FYI - They prefer to be called "Recruiters." / iStockphoto.com (keport)

FYI - They prefer to be called "Recruiters." / iStockphoto.com (keport)

One of the most frequent questions I get as a career coach is, "How can I hire a recruiter to find me a job?"

While developing relationships with agency recruiters, also known as headhunters, can be valuable to your job search, you usually can't hire one. Recruiters are hired by companies to find talent for their difficult-to-fill job openings.

In other words, employers pay recruiters to hunt down talent, screen candidates, and present the best qualified individuals to hiring managers and human resources staff. And these companies pay handsomely for these services, an amount in the neighborhood of 25% of the first year salary of the person they hire.

Or more, depending on the complexity of the search, or the level of the role they're looking to fill. A retained search firm hired to find a C-level executive often charges in the neighborhood of 33% of the candidate's first year total compensation (plus expenses). Let's say the search firm places a CEO with a base salary of $400K and a projected bonus of $100K for total $500K in cash compensation. At 33%, they're set to receive a check for a cool $165K for their services. It's not hard to figure out where the recruiter's loyalty lies.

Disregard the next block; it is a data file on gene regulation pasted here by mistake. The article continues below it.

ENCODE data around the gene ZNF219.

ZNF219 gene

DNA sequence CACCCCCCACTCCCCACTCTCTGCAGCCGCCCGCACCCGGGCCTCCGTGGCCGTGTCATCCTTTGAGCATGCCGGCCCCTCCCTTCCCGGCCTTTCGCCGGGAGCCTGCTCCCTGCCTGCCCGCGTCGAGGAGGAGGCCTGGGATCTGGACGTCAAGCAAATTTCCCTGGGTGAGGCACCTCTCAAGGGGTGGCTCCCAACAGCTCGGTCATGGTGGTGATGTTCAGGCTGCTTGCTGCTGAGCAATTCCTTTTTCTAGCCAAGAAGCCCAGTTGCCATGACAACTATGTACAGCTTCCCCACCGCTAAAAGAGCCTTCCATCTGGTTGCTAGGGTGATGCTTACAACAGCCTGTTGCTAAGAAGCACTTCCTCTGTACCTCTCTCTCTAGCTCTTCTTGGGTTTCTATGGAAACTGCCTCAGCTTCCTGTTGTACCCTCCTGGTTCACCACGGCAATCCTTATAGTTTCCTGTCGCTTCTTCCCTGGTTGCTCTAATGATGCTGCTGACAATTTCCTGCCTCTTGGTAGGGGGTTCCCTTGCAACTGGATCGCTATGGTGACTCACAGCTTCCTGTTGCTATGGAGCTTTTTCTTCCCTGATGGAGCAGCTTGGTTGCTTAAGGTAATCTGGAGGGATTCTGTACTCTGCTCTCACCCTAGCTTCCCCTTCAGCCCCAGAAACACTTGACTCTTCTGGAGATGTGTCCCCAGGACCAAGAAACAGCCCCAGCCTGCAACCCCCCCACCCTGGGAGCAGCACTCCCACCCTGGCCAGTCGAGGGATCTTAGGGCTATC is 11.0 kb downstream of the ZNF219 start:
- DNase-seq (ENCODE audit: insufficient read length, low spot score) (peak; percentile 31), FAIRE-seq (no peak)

That said, relationships with recruiters are a critical part of the job hunter's toolbox. A good recruiter with an established practice may have connections – and access – to potential employers. And many hiring managers are willing to take a plugged-in recruiter's calls for a couple reasons - they present good candidates, and they may have job opportunities for the hiring manager in the future.